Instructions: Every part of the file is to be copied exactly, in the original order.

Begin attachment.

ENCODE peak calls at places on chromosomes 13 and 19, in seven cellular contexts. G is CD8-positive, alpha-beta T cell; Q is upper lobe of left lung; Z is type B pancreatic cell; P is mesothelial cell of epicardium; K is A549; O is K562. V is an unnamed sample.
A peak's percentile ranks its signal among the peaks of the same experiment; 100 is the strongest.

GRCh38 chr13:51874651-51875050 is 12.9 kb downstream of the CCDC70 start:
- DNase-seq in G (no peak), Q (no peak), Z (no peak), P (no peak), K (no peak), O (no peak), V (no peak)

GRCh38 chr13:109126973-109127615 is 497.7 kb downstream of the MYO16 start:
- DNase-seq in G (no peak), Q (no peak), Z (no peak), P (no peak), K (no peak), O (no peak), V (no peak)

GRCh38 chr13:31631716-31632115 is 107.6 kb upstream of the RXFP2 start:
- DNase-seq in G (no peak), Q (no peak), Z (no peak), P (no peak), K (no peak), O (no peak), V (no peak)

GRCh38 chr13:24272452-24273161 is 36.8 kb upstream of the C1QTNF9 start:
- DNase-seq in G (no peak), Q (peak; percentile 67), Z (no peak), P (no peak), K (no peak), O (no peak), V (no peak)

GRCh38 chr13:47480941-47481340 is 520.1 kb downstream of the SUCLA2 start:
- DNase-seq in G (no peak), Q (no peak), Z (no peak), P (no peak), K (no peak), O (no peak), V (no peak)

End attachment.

ENCODE peak calls at places on chromosomes 13 and 19, in seven cellular contexts. G is CD8-positive, alpha-beta T cell; Q is upper lobe of left lung; Z is type B pancreatic cell; P is mesothelial cell of epicardium; K is A549; O is K562. V is an unnamed sample.
A peak's percentile ranks its signal among the peaks of the same experiment; 100 is the strongest.

GRCh38 chr13:51874651-51875050 is 12.9 kb downstream of the CCDC70 start:
- DNase-seq in G (no peak), Q (no peak), Z (no peak), P (no peak), K (no peak), O (no peak), V (no peak)

GRCh38 chr13:109126973-109127615 is 497.7 kb downstream of the MYO16 start:
- DNase-seq in G (no peak), Q (no peak), Z (no peak), P (no peak), K (no peak), O (no peak), V (no peak)

GRCh38 chr13:31631716-31632115 is 107.6 kb upstream of the RXFP2 start:
- DNase-seq in G (no peak), Q (no peak), Z (no peak), P (no peak), K (no peak), O (no peak), V (no peak)

GRCh38 chr13:24272452-24273161 is 36.8 kb upstream of the C1QTNF9 start:
- DNase-seq in G (no peak), Q (peak; percentile 67), Z (no peak), P (no peak), K (no peak), O (no peak), V (no peak)

GRCh38 chr13:47480941-47481340 is 520.1 kb downstream of the SUCLA2 start:
- DNase-seq in G (no peak), Q (no peak), Z (no peak), P (no peak), K (no peak), O (no peak), V (no peak)